Writer: DC Moore
Director: David Horan
Reviewer: Laura Marriott
Is honesty always the best policy?
Meet Dave. A frustrated civil servant surrounded by bureaucratic incompetence and hypocrisy. We step into Dave’s life as he seems to be entering some sort of existential crisis. Lying, he argues, is a part of life and it is only the less pleasant or caring who are always honest. After all, who really wants to be given the brutal truth all of the time? However, on this night Dave finds he no longer has it in him to keep telling the lies that are needed to not rock the boat. This new found inability to lie causes havoc on a work night out as he looks around him with bewilderment at the events around him. After a conversation with his boss in which he is more truthful than is advisable he embarks on a quest through the dark corners of inner London before finding himself in a suburban garden.
The one-man play is carried excellently by performer Kevin Murphy. His strong Welsh accent rises and falls as he takes you through one emotional night. The audience starts laughing early on in the play and continues right until the surprisingly deep ending that punches through the barrier between performer and audience member. Dave’s working life in the civil services provides a rich vein of humour. This move towards complete honesty means that he is not always the most attractive of characters; however, Murphy softens him, making him fully rounded and recognisable. Murphy fits this part perfectly and he carries the audience with him on this late night expedition. The theatre is cosy and brings audience members into the eye line of the actor. It feels intimate. It is very easy to get lost in the action as the time whizzes by before landing on a surprisingly powerful and touching final note.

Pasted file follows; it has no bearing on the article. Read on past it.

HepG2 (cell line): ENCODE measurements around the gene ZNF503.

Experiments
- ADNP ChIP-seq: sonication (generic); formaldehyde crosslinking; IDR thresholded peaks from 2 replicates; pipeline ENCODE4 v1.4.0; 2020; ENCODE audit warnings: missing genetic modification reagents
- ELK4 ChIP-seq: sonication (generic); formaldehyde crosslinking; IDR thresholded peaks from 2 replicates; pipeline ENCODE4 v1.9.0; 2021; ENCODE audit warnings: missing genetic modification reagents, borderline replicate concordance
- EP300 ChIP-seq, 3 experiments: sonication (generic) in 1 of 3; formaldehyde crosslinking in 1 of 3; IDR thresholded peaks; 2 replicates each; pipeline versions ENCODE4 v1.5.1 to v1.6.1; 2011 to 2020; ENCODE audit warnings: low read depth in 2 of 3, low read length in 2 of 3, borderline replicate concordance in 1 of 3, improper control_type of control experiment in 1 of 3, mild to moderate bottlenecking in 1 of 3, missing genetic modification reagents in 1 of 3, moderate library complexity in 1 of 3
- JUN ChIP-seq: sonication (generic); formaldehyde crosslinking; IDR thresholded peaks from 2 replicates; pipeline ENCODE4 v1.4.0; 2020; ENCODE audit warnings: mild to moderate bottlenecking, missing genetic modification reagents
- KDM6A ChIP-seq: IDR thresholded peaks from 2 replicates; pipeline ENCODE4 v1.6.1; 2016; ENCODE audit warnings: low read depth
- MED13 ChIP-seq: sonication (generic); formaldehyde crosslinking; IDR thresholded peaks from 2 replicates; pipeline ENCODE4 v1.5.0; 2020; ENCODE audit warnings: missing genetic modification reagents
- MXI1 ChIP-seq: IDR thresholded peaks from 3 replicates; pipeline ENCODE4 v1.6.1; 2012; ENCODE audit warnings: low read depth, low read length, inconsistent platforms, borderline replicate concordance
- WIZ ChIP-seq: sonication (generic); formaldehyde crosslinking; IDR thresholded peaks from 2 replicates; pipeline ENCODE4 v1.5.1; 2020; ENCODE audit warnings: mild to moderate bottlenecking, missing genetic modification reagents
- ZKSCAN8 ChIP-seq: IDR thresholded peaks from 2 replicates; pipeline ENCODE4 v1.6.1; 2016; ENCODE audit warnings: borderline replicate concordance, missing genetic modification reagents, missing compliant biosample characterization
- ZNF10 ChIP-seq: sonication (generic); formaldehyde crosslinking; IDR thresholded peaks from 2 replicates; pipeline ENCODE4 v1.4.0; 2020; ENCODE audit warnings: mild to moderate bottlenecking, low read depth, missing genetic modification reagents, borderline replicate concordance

Honest is a 45-minute lunchtime show but is probably one of the best stage productions to hit Dublin this year.
Runs until 26 November 2016 | Image: Contributed